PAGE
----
Jan 21, 2009

John Clark & Means

Did Elder John Clark believe in regeneration by the means of the gospel and word of God, or not? Personally, I believe statements either made or condoned by Elder Clark, prove that he did believe in means in regeneration. I also believe that Elders Pence, Burnam, Huff, and McIrntoff, who testified that Elder Clark believed as they did, in gospel means, were not lying but telling the truth. They knew Elder Clark and his writings well.

First, I want to cite some writings of Elder Clark, with some comments of my own, and then cite Elder Lemuel Potter on this issue, and then make concluding remarks.

Elder John Clark wrote:

"Under the quickening power and influence of the Holy Ghost, the Word preached comes to God's people in power, by which they live, hear, and believe with the heart unto righteousness. Now, when the Gospel is preached they know it. It is the voice of their Shepherd, the great Shepherd...For with the heart, man believeth unto righteousness and with the mouth confession is made unto salvation." [Rom. x., 6, 8, 10]"

("Does the Gospel Ever Produce Division Among the Saints of God" - Written by John Clark - ZION'S ADVOCATE - January, 1880)

Now, is this not clear? Does Elder Clark not explicitly affirm regeneration by means of the gospel?

From the Mt. Carmel Old School Baptist Church Trial, an Old School Baptist with the "means" faction testified:

"I was going to show you that old Brother Clarke who was the founder of Zion’s Advocate taught the same (regeneration by means of the word)..."

"In the first volume of Zion’s Advocate, I have copied an article from it."

“Commenting upon Romans 1:16, he says that the gospel ‘is a means made use of by God in quickening dead sinners, enlightening blind eyes, unstopping deaf ears, softening hard hearts, and making of enemies friends’ (Vol. VIII. p. 437) Same volume; page 339, upon Acts XXVI, 18, he says ‘Now, though this is all the work of the spirit, by whom only the eyes of the understanding are enlightened; yet this is ascribed to the apostle, not as the efficient cause, but as the instrument and means, through preaching of the gospel, which the spirit of God would, and did, make use of.’”

Again, does Elder Clark not here clearly affirm means in regeneration? Hear him further as he answers the objections of the "Hypers" and "Hardshells" in these words.

"But some object and say, Why preach repentance to dead sinners? They can neither hear, see nor understand. That is true; that they hear not, see not, understand not, so far as the preacher is concerned or is able to effect them; but why did the prophet call upon the dry bones to hear the word of the Lord? He answered, “And I prophesied as I was commanded.” That was authority then for all who feared God, and it is still the authority for all such. This objection, however, will lie against all the exhortations and admonitions to the saints as it does against addresses to the ungodly, for the Christian has no more power than the unbeliever. The difference between them is not in the power, but in the will; as it written: "To will is present with me, but to perform that which is good I find not.”"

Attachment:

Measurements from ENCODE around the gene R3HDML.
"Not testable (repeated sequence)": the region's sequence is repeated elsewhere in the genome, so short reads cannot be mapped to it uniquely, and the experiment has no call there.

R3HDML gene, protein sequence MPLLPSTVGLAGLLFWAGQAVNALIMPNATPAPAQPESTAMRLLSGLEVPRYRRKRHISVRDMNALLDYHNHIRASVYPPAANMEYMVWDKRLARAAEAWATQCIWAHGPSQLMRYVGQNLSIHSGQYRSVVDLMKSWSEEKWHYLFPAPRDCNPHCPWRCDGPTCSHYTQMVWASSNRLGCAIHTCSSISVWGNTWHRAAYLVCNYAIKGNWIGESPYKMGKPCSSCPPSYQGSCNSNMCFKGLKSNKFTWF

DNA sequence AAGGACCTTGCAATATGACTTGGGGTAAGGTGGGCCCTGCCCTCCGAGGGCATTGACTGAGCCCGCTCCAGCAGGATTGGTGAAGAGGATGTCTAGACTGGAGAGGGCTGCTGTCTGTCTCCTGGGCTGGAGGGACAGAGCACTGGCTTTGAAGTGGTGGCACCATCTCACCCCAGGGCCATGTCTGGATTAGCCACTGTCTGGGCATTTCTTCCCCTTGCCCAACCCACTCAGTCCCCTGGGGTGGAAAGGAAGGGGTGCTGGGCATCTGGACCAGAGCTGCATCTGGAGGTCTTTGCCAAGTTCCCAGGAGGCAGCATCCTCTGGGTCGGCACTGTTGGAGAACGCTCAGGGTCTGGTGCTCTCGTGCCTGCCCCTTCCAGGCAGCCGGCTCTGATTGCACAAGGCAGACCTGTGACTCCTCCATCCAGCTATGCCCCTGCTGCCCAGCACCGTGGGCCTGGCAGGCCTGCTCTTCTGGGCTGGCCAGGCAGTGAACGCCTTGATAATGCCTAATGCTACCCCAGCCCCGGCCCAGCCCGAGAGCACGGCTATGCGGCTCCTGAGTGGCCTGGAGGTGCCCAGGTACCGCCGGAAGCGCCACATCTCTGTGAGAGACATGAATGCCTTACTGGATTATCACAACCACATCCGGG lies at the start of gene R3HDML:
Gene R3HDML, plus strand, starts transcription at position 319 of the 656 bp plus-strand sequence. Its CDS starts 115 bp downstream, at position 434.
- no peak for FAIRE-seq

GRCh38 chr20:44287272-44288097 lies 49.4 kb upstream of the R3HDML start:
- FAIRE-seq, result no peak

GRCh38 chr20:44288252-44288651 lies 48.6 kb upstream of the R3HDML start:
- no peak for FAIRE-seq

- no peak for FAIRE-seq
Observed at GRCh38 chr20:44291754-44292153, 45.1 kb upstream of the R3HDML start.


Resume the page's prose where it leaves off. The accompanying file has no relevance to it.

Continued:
The theory that we must preach to men according to the power they possess to obey is sublimated Arminianism, and yet; the advocates of it are very fraid of being called Arminians. Christians know, however, by the word of his grace, and by the revelation of that word in their hearts, when it comes in power and in the Holy Ghost, and in much assurance, that Christ’s word is true which says, “Without me you can do nothing.” The Spirit takes the word of Christ and shows it to his people, and thus it is verified in the experience.

To preach to men upon the ground that they have power to do what is commanded, or to refuse to preach to them because they have not the power, shows that the confidence is in the flesh and not in God; that they depend upon the will of the flesh and not upon the power God, and that is the very essence, double refined, of Arminianism.

The minister of Christ does not preach to any class of men upon the consideration of their ability or inability. He has the sentence of death in himself, and therefore cannot trust in himself; and he has no confidence in the flesh of any other, but his confidence, his faith and hope, is in God, from whence alone are his expectations."

("What To Preach and How To Preach" Written by John Clark in Zion's Advocate--August 1875)

See here

These remarks by Elder Clark seem to be in harmony with words of similar import from Elder Watson, a contemporary of the same important period, from the 1830's - 1870's. They condemned the Hyperism of their brethren, their "ultra brethren."

Wrote Elder Potter:

"He undertook to show that Elder Clark was agreed with him on the subject of means. In this he gloriously failed, for I showed him from Zion's Advocate, that on the occasion of Elder Booten's ordination, Elder Clark was the moderator of the Presbytery, and that Elder Booten was interrogated on this very point, as to whether he believed in the Spirit's work in the regeneration of sinners, without, and independent of, all means and instrumentalities whatever. A correspondence between Elder J. B. Stephens, of Nashville, Tenn., and Elder Clark, concerning this matter, which was published in Zion's Advocate, shows that Elder Clark emphatically denied the use of any means or agencies outside of the divine Spirit in the regeneration of sinners. I am not prepared to give the date of the Advocate in which this correspondence occurred."

See here

Well, was Elder Potter right? Can we find the article by Elder Clark where he denied means? And, if we did find it, would it only show how Elder Clark, like Elders Dalton and Purifoy, and many other "Old Schoolers," changed their minds on this and thus spoke both ways on it at some point in their lives?

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